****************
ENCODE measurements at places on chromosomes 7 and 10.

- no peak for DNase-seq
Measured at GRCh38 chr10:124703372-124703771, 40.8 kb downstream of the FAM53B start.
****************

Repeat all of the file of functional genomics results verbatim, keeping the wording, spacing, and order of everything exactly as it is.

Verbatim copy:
ENCODE measurements at places on chromosomes 7 and 10.

- no peak for DNase-seq
Measured at GRCh38 chr10:124703372-124703771, 40.8 kb downstream of the FAM53B start.